Tlaitlai: No time for self-pity

Tlaitlai: No time for self-pity

MOHALE’S HOEK – BOUNCING back from the loss of one’s job is a feat far more difficult to manage than what your typical life coach or motivational speaker would have you believe.
Losing one’s source of livelihood can be so damaging to one’s sense of self-worth and social wellbeing; many often sink into depression.
For one to then derive from such a debilitating setback – as 39-year old entrepreneur ’Mamotebeng Tlaitlai did – inspiration to launch a business calls for one to be possessed of the sort of eternal optimism that must have driven Albert Einstein to say: “in the middle of difficulty lies opportunity.”

Like the proverbial grass that suffers the worst when the elephants fight, Tlaitlai and her colleagues were the biggest losers when the medical services company they worked for, Ampath Laboratories, locked horns with the company that runs Queen ’Mamohato Memorial Hospital when they were based.

The dispute saw Ampath Laboratories eventually withdrawing from the hospital and in the stroke of a pen Tlaitlai, who is a trained medical laboratory technologist, and her 14 colleagues, lost their jobs.
But rather than wallow in despair and self-pity Tlaitlai, said the job loss was just the spark that she needed to begin on a journey that saw her today running a small but thriving business, while she has also received recognition as among the country’s more promising emerging entrepreneurs.

“I am employed,” Tlaitlai said, a smile lighting up her face as she narrated her journey into the business world in an interview with thepost at her blankets and tapestries shop in Mohale’s Hoek.
Recounting how it all started, Tlaitlai told of how following the loss of her job she searched high and low for any opportunity to start some income generating venture that would avail itself.
But there was none.
Then, she says, out of the blue her eureka moment came: “I recalled that our father, Ntate Ralebese, had a small shop that closed down and the place was not being used.”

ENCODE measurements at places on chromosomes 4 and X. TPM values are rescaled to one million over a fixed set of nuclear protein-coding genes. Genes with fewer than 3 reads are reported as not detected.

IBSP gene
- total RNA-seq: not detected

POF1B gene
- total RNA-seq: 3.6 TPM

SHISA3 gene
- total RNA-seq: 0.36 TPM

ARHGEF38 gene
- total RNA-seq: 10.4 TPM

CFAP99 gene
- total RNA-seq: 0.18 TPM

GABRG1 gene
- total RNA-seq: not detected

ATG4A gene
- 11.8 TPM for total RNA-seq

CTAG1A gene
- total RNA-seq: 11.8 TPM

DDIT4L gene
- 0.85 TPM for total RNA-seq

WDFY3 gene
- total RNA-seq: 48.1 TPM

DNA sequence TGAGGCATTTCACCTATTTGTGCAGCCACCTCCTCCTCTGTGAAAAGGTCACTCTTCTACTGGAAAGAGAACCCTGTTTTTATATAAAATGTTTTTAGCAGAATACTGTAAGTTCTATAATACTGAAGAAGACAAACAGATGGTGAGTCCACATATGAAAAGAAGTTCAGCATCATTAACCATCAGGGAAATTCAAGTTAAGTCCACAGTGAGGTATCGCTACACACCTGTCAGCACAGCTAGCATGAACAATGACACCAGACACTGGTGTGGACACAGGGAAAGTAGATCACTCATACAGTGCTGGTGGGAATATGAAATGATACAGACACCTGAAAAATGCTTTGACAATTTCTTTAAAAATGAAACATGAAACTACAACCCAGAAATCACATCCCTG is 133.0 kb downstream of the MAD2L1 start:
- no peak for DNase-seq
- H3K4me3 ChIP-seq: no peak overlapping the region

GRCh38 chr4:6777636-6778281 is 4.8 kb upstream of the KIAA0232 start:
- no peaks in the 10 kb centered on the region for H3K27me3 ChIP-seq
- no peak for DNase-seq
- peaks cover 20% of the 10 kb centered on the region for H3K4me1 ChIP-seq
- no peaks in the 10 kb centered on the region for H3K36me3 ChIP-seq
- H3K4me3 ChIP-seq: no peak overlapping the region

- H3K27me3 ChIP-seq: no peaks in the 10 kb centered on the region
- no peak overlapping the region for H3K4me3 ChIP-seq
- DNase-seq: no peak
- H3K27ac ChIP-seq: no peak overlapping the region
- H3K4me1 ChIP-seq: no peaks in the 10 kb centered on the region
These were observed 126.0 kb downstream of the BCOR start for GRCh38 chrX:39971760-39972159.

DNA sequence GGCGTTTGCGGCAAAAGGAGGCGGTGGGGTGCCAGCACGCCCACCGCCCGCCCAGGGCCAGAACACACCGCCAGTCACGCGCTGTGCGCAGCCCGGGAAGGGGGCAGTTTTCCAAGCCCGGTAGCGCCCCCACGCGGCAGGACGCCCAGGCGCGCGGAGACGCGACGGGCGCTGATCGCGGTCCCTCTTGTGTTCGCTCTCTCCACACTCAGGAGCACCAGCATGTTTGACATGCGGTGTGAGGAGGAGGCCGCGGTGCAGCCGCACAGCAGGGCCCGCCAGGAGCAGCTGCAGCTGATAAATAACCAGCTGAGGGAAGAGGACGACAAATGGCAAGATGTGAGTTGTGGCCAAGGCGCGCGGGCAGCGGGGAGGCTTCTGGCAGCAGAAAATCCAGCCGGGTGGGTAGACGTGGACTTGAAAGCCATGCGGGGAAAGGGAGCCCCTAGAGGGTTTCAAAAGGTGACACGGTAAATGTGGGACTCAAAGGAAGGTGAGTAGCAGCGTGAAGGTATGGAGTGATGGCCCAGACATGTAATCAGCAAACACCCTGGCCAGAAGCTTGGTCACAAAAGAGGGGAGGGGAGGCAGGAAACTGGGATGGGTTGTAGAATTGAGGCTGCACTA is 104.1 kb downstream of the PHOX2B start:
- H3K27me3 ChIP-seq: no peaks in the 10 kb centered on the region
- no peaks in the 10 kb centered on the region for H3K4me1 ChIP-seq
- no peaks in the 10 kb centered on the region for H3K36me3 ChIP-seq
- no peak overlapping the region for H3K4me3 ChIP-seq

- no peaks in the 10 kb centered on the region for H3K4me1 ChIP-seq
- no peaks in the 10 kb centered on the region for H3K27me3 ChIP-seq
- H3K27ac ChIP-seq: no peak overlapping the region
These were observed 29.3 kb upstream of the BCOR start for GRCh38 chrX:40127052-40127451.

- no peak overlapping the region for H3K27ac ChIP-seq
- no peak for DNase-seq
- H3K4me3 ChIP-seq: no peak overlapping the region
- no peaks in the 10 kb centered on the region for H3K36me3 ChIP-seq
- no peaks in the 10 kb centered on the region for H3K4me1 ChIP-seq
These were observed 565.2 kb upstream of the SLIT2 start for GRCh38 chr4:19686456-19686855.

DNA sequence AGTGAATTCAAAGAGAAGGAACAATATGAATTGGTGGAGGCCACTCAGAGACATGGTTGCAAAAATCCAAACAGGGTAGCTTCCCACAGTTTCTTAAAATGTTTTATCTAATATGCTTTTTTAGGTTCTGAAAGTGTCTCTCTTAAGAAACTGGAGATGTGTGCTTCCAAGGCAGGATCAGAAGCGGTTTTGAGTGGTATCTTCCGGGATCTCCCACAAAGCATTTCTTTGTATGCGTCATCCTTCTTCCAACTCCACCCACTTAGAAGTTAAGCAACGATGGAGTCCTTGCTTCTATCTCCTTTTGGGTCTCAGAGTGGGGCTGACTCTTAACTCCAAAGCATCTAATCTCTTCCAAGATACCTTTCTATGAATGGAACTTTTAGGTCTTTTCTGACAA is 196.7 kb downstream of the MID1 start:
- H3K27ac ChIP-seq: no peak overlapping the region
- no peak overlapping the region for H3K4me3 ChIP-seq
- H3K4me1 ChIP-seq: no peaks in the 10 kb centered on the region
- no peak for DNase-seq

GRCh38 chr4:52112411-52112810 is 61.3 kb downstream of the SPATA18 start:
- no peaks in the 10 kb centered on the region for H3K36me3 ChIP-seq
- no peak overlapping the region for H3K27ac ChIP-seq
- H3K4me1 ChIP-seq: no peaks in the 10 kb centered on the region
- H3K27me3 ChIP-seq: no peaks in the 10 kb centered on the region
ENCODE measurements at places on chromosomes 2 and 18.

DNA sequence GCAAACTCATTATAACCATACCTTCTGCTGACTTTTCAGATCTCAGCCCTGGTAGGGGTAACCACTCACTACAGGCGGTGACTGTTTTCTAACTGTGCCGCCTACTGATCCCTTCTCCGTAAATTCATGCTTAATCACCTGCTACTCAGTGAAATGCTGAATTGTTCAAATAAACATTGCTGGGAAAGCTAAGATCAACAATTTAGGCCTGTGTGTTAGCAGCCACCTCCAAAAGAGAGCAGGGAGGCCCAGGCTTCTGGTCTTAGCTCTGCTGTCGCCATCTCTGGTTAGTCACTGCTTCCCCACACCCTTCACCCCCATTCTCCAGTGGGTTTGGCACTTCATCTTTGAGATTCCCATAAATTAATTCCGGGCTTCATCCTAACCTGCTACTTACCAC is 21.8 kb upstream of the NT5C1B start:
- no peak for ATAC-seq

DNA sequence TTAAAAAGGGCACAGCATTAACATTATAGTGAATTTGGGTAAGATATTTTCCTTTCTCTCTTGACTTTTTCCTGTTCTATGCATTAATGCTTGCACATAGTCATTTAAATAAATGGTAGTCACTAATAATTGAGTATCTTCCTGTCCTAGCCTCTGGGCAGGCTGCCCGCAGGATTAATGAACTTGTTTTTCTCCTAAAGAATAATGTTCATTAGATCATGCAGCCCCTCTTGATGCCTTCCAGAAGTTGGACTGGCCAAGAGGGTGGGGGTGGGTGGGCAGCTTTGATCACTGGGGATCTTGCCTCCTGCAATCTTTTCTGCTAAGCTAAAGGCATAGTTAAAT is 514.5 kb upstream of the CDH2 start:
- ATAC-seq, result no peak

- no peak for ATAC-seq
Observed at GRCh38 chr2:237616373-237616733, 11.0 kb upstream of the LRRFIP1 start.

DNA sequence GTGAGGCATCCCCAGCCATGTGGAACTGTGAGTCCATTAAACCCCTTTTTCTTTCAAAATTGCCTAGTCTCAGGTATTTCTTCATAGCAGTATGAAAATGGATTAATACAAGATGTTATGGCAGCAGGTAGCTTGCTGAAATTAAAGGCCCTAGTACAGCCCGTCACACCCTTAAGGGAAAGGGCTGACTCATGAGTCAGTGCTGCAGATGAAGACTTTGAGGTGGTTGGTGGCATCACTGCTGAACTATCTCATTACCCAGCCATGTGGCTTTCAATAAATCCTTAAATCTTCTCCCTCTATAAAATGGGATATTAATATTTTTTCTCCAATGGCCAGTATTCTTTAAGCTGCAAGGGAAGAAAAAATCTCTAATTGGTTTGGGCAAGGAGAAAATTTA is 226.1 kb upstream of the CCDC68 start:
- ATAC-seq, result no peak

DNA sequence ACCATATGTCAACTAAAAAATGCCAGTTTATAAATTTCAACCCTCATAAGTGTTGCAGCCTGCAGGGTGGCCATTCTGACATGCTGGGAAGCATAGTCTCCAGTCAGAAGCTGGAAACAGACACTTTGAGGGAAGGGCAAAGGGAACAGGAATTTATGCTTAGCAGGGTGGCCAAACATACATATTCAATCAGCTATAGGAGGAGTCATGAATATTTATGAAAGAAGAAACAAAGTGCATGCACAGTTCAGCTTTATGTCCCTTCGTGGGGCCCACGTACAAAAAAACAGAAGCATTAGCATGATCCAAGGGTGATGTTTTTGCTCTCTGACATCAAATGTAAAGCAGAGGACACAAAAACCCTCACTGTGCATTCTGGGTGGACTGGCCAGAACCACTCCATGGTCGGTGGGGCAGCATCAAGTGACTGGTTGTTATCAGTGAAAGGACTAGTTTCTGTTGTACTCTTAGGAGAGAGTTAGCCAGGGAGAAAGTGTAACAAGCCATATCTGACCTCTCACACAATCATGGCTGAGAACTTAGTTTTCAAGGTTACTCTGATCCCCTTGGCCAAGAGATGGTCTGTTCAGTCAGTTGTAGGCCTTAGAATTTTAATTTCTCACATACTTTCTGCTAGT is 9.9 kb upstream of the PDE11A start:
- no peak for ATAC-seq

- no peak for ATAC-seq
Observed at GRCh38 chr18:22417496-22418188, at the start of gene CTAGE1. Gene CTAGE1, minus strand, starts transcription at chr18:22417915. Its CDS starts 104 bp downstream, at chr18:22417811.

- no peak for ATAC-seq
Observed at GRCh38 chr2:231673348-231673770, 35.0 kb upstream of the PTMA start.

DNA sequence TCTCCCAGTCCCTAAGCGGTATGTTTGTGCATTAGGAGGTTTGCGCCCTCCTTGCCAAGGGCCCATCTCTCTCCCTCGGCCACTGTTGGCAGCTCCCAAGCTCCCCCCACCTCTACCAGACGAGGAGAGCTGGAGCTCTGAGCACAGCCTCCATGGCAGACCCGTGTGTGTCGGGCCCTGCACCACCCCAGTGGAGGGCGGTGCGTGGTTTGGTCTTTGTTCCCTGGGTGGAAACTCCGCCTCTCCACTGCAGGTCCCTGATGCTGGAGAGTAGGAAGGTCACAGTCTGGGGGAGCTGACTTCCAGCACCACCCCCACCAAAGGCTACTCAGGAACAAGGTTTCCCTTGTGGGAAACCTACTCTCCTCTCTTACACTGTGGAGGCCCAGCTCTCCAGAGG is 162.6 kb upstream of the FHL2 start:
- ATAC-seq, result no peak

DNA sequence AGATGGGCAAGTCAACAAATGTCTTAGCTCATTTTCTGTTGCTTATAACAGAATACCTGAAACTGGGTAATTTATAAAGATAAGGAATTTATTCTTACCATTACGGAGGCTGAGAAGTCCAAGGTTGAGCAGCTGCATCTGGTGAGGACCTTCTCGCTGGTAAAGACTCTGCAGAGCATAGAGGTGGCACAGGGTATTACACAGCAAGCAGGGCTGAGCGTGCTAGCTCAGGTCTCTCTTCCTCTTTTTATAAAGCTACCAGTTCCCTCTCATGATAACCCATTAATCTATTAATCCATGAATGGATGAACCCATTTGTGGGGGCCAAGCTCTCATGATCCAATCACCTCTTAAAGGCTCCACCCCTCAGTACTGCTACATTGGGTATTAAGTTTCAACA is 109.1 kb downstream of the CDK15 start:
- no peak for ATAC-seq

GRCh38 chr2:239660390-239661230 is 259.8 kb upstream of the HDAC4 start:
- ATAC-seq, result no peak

According to Tlaitlai, she “sat down” with her husband, Likhang Tlaitlai, and pondered over all the possible business opportunities in Mohale’s Hoek, the small town tucked among the mountains, about 200 kilometres south of Maseru where Ntate Ralebese had operated his shop.
In Mohale’s Hoek the groceries and household appliance selling business is a ready opportunity but one heavily dominated or rather oversubscribed by mainly immigrant Chinese, Indian and Pakistani traders whose prices are always so low it’s almost impossible to compete against them.
“We were stressed up,” recalls Tlaitlai.

Stressed they might have been, but husband and wife were determined not to give up.
The shop that Ntate Ralebese, who was the father of Tlaitlai’s husband, used to operate before his passing on in 2015 sold blankets.
Tlaitlai decided to follow in her late father-in-law’s footsteps.
Last year she registered the blankets business under the name, Kobo Blankets Boutique, and took over from where the old man had left off.
But she ordered her first stock of blankets worth M25 000 and used social media to advertise her business and products.

Typical of the new age entrepreneur Tlaitlai utilised social media to the full, targeting WhatsApp groups she knew would help drive up sales and to her astonishment, she says, orders were not just coming through but were virtually pouring in.
“I didn’t expect business to be good,” she said, adding it even made her wonder why Ntate Ralebese had closed his old shop.
Tlaitlai said besides doing her own marketing on social media she was also on the ground busy building the vital networks any business needs to have to succeed.